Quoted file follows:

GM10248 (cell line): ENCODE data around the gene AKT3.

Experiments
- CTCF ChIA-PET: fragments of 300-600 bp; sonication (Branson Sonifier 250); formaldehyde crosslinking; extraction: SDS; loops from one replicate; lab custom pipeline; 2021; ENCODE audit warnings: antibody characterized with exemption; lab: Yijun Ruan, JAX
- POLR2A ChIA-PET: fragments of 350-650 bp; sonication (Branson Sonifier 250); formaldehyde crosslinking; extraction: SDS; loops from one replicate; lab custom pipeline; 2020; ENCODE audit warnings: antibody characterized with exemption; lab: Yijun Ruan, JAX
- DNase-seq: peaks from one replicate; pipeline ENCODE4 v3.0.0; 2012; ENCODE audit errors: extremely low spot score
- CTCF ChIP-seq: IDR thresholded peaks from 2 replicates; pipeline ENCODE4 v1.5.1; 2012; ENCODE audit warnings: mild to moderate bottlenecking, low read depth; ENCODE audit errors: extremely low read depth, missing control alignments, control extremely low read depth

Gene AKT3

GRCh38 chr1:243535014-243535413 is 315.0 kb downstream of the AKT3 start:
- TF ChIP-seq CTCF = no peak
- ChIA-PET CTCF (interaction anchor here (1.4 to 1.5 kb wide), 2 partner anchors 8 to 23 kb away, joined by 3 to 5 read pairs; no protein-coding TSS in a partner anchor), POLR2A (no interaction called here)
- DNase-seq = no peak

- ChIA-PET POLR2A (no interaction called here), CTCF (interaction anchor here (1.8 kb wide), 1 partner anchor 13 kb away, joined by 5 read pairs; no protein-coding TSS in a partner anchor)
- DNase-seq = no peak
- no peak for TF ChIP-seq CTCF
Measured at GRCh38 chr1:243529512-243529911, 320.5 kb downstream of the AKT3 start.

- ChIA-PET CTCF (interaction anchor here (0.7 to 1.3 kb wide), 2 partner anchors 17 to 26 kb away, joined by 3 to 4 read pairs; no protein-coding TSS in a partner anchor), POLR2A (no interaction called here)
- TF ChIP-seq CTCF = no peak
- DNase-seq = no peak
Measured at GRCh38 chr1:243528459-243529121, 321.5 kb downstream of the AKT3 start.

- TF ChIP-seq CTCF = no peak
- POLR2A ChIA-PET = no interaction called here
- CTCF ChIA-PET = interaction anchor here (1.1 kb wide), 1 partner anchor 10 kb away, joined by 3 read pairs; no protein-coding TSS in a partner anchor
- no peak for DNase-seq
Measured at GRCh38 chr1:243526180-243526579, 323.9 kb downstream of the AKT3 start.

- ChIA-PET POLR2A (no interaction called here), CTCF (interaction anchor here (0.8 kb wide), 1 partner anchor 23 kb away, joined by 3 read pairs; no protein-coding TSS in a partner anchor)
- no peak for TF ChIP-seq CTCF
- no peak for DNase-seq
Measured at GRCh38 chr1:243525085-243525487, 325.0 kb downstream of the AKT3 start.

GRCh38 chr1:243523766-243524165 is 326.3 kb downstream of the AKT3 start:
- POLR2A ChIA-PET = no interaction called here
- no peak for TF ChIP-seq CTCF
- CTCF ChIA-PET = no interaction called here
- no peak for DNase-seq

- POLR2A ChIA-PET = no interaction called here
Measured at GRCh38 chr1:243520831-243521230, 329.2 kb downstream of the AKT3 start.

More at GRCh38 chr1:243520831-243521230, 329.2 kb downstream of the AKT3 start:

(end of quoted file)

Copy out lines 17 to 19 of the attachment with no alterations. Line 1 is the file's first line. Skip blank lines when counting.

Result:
- TF ChIP-seq CTCF = no peak
- DNase-seq = no peak
Measured at GRCh38 chr1:243528459-243529121, 321.5 kb downstream of the AKT3 start.